Soon, weather scientists will have an even stronger eye in the sky once a new advanced weather satellite launches this March.
The GOES-T, short for Geostationary Operational Environmental Satellite, is aiming for liftoff March 1 from Cape Canaveral Space Force Station thanks to a collaboration between the National Oceanic and Atmospheric Administration and NASA along with several other partners.
GOES-T, roughly the size of a small school bus, is the third in the GOES-R series of four advanced weather satellites. The four-part project costs $11.7 billion.
"The value is returned to us public in benefits provided," said Pam Sullivan, director of the GOES-R program. "The observations of these satellites is even more critical now that the U.S. is experiencing a record number of billion dollar disasters."
Last year, dry and heated conditions led to an unprecedented amount wildfires in the northwest U.S. with thousands of acres burned. Both Germany and China experienced historic flooding, and the Atlantic saw 21 named tropical systems, the third highest amount behind 30 named storms in 2020 and 27 in 2005.
GOES-T should be able to help meteorologists determine potential areas of disaster before they occur, said John Gagosian, Director, NASA's Joint Agency Satellite Division. The satellite will allow scientists to monitor and predict environmental conditions like hurricanes, thunderstorms, floods, dense fog and fire.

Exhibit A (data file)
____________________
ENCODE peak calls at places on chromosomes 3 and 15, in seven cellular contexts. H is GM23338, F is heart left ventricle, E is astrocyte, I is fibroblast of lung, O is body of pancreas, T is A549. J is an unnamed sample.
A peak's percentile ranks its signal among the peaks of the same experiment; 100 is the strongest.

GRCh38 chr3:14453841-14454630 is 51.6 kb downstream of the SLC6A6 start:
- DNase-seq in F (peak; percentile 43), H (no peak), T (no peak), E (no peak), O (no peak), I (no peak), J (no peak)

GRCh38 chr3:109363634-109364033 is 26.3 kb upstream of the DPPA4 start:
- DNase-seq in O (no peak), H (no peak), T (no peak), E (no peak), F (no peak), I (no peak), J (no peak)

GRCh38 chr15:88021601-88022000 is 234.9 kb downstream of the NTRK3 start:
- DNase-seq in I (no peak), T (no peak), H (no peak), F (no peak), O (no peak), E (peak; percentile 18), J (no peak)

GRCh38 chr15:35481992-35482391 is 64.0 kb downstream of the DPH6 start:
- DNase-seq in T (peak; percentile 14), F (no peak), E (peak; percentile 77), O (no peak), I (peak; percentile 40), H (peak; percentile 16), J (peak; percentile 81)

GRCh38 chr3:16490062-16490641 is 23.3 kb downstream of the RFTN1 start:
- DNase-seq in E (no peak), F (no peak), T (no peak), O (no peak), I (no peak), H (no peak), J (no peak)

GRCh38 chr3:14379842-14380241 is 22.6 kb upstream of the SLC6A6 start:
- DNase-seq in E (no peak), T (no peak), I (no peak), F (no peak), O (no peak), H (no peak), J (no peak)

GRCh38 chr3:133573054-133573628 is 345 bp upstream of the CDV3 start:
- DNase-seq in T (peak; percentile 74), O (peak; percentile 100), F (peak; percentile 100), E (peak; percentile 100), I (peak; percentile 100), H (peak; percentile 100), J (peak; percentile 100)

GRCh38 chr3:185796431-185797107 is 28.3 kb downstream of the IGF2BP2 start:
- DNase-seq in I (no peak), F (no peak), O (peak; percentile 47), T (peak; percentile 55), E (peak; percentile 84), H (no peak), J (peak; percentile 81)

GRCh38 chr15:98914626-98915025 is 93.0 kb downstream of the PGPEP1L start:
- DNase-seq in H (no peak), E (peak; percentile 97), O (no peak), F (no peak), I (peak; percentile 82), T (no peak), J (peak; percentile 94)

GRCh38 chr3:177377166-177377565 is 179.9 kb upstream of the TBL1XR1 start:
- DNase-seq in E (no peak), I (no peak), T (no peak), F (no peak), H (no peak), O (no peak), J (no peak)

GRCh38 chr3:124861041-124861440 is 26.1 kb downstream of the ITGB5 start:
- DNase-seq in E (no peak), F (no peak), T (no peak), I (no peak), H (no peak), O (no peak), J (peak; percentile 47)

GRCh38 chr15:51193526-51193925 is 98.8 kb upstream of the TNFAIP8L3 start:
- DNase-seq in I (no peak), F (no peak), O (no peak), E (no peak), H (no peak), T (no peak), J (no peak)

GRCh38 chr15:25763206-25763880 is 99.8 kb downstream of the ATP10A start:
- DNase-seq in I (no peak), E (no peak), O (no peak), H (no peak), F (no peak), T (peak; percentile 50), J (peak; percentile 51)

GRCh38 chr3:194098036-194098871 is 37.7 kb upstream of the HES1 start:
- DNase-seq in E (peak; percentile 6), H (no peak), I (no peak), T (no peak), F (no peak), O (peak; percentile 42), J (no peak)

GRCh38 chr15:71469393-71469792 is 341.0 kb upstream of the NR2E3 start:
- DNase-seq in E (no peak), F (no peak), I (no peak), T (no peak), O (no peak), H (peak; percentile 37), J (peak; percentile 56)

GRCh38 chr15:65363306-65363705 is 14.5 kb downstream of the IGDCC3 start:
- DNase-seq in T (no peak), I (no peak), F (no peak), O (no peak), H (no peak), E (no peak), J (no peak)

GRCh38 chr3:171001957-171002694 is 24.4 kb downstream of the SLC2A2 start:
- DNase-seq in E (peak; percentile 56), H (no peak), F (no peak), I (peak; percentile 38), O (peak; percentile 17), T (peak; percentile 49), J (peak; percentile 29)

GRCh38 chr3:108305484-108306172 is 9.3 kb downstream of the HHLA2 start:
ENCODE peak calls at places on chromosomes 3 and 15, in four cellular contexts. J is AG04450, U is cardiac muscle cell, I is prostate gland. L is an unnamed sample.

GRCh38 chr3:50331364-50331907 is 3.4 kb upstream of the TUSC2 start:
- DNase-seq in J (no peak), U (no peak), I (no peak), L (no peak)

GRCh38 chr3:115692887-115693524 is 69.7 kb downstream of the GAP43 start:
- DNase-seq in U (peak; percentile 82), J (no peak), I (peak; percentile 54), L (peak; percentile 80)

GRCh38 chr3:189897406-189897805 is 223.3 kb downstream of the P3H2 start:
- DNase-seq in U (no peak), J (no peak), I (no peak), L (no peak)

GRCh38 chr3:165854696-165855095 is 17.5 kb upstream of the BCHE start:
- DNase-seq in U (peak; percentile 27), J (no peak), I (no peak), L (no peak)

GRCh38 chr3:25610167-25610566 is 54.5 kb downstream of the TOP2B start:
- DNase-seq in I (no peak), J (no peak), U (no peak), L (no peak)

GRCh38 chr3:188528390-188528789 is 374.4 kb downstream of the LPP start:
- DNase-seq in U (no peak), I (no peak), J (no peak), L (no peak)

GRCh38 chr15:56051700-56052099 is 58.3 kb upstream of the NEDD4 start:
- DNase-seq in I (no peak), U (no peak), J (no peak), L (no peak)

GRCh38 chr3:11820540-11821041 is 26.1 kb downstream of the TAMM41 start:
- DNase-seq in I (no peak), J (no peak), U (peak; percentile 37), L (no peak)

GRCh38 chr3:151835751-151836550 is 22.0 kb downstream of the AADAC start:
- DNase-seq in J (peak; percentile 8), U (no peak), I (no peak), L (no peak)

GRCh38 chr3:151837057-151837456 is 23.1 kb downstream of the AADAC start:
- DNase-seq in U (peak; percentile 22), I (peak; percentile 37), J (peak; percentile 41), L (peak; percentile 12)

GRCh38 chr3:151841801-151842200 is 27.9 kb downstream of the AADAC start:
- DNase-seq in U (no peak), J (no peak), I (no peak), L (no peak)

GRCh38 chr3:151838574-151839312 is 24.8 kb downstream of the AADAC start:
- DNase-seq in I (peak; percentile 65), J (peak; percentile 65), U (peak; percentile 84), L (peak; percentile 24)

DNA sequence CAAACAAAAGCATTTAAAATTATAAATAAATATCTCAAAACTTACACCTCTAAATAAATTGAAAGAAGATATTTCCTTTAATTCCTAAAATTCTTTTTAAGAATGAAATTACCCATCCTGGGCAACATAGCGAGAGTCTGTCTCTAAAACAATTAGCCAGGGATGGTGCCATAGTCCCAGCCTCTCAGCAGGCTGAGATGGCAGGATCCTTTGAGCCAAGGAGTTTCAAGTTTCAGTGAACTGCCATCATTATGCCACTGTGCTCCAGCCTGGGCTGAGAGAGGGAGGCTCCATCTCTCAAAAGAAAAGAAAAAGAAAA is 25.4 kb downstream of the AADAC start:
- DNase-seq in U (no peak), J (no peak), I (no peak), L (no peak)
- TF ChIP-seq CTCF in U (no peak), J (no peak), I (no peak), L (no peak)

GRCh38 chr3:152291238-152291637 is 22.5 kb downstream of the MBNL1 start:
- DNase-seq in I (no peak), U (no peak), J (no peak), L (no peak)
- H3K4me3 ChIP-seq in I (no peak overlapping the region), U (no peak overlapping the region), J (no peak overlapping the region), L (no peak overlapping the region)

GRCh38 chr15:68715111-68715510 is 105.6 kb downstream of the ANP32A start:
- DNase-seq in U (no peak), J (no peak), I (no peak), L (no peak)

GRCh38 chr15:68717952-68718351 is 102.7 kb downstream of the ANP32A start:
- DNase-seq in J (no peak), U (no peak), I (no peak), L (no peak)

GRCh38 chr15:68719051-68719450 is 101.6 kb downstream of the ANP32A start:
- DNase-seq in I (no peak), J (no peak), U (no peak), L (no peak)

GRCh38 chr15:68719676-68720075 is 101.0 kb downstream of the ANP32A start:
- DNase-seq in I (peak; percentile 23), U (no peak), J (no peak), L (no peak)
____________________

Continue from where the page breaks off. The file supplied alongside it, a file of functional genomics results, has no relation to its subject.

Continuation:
The GOES-R satellites are equipped with advanced technology that deliver 60 times more imagery than the previous generation, Sullivan said, such as the new Advanced Baseline Imager (ABI), which can view the Earth in 16 different kinds of spectral bands including two visible channels, four near-infrared channels, and 10 infrared channels. The previous generation of GOES could view only five different bands. The ABI will help scientists predict where fires on the West Coast could start before they ever form, Sullivan said.
GOES-T is also equipped with a lightning camera that tracks severe storms that spawn tornadoes and damaging winds.
Juggling even more than terrestrial weather, GOES-T will have a hand in monitoring space weather, too, by keeping an eye on solar storms that could potentially harm Earth's power grids. The satellite is equipped with space weather tools like a particle flux sensor, solar irradiance monitor and a magnetometer, Sullivan said.